Is Type 1 SPD better than Type 2?

A type 1 SPD is generally crafted to manage the high-energy surges linked with direct lightning strikes. However, type 1 arresters alone do not fully protect the electrical system. From the standpoint of energy handling capacity, they do surpass that of type 2 SPDs, whereas type 1 SPDs confront greater surge currents. Although they can endure a significant portion of the energy, there remains residual current that requires the functionality of type 2 surge arresters.

Consider a large concert venue where the main entrance is equipped with sufficient security checks (functions as a type 1 SPD) to prevent any major threats or unauthorized items from entering the venue. At the same time, inside the concert hall, there are additional security personnel and checks (similar to a type 2 SPD) to handle smaller issues to guarantee the concert is going on smoothly.

The choice between type 1 and type 2 SPDs depends on factors such as installation location and the anticipated energy currents they need to handle. It’s worth noting that neither type 1 nor type 2 SPDs are inherently superior; their effectiveness is contingent on specific application requirements.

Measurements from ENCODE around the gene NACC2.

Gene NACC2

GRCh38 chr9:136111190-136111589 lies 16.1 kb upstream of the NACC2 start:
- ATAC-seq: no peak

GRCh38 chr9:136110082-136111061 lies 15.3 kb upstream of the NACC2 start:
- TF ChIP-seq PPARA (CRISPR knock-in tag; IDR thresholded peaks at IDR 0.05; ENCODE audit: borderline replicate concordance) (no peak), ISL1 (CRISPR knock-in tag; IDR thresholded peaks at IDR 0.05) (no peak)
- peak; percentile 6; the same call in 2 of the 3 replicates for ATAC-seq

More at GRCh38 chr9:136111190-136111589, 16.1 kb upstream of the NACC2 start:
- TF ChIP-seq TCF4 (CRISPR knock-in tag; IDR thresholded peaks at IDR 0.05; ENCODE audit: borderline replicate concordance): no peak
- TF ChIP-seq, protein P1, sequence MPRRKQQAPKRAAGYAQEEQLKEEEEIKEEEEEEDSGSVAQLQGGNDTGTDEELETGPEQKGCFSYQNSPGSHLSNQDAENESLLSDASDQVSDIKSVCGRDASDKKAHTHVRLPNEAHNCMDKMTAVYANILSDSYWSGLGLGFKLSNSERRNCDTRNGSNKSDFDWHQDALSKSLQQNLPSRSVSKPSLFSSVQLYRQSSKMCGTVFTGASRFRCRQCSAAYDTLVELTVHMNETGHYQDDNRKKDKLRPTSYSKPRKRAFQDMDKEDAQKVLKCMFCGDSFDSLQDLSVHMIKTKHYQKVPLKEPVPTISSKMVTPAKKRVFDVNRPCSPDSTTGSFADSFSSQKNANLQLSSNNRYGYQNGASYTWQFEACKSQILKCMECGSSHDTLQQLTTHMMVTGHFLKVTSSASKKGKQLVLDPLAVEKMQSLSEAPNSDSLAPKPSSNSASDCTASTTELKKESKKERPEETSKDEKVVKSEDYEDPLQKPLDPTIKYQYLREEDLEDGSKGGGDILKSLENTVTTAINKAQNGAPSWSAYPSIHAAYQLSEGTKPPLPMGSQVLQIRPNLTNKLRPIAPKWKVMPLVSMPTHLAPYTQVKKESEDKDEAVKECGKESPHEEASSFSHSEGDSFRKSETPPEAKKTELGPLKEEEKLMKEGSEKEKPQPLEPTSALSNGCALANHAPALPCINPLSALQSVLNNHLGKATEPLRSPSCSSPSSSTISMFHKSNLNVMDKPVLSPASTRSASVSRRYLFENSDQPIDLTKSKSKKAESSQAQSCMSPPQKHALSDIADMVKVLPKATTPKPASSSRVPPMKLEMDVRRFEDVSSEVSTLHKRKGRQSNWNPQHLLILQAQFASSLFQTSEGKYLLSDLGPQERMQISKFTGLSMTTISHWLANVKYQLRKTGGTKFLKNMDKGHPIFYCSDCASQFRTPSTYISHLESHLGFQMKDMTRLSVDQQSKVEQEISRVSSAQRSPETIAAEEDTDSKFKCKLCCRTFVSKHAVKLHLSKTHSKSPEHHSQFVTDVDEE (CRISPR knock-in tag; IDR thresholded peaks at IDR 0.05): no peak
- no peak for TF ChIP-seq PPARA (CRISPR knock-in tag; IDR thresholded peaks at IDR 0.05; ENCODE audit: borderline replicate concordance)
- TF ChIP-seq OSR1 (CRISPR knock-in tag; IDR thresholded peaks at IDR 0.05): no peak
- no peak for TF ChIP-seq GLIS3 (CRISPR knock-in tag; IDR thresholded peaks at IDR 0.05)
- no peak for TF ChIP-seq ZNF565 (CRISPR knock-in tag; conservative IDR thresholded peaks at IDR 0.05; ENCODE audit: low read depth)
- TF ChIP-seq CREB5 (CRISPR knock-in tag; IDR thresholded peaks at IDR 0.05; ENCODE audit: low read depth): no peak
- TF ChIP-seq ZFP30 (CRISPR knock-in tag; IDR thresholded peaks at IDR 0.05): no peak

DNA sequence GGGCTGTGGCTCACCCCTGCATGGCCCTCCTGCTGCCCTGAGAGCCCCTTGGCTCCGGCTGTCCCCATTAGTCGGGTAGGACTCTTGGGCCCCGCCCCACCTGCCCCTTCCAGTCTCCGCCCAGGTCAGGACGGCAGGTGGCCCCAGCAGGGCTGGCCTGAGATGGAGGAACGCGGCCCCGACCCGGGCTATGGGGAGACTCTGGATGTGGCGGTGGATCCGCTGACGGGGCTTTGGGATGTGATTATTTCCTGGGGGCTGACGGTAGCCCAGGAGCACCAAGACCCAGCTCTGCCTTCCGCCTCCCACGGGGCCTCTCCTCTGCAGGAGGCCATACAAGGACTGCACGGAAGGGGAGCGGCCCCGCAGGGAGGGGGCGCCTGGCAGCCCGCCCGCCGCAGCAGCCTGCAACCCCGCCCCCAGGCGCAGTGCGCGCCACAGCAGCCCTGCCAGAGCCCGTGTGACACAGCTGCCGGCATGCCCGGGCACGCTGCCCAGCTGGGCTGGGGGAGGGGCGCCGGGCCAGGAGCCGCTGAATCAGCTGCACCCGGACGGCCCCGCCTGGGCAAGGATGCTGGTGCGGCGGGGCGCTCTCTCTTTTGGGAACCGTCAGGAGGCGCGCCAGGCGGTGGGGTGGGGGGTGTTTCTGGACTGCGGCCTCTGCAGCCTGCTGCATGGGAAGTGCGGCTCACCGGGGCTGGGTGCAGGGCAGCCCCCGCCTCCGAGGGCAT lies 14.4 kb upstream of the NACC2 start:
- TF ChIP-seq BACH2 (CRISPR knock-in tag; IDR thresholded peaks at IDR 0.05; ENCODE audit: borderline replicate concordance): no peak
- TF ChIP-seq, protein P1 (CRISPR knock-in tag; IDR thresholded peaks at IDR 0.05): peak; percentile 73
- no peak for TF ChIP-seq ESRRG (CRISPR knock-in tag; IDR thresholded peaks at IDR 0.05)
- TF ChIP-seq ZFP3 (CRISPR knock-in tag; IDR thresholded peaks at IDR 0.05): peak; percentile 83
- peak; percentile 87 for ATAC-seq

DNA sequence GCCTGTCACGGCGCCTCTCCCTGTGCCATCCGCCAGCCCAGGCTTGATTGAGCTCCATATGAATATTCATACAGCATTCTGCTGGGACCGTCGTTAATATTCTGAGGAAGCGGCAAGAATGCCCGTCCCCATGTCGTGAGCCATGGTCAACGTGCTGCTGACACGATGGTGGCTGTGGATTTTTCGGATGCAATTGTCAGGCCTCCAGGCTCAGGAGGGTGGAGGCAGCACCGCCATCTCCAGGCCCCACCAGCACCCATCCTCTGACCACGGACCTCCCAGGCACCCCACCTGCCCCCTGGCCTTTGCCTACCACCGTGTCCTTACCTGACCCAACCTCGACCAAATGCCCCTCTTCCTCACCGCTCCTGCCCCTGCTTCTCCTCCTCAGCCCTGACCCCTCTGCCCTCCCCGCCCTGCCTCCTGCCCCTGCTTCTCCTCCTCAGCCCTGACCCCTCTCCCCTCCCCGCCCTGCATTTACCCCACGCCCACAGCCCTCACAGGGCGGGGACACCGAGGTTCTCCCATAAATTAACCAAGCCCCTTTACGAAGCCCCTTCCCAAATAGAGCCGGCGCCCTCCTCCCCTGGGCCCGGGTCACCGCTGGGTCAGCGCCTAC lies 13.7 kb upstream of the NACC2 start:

Positions type 1 and type 2 SPDs are designed to protect

Type 1 SPDs are strategically designed to be installed at the main electrical panel and their primary function is to handle high-energy surges that originate externally.

Type 1 Surge Protective Devices are intended for installation between the secondary of the service transformer and the line side of the service equipment overcurrent device, as well as the load side, including watt-hour meter socket enclosures, and are intended to be installed without an external overcurrent protective device.

It will be installed in the primary distribution board at the origin of the electrical installation. Type 1 surge protection device is particularly useful in a high lightning density area where the risk of heavy surge current or even direct strike is high (eg.: buildings equipped with lightning rods).

Type 1 surge protective device (SPD) can be found extensively in various applications, prominently at the main electrical panel.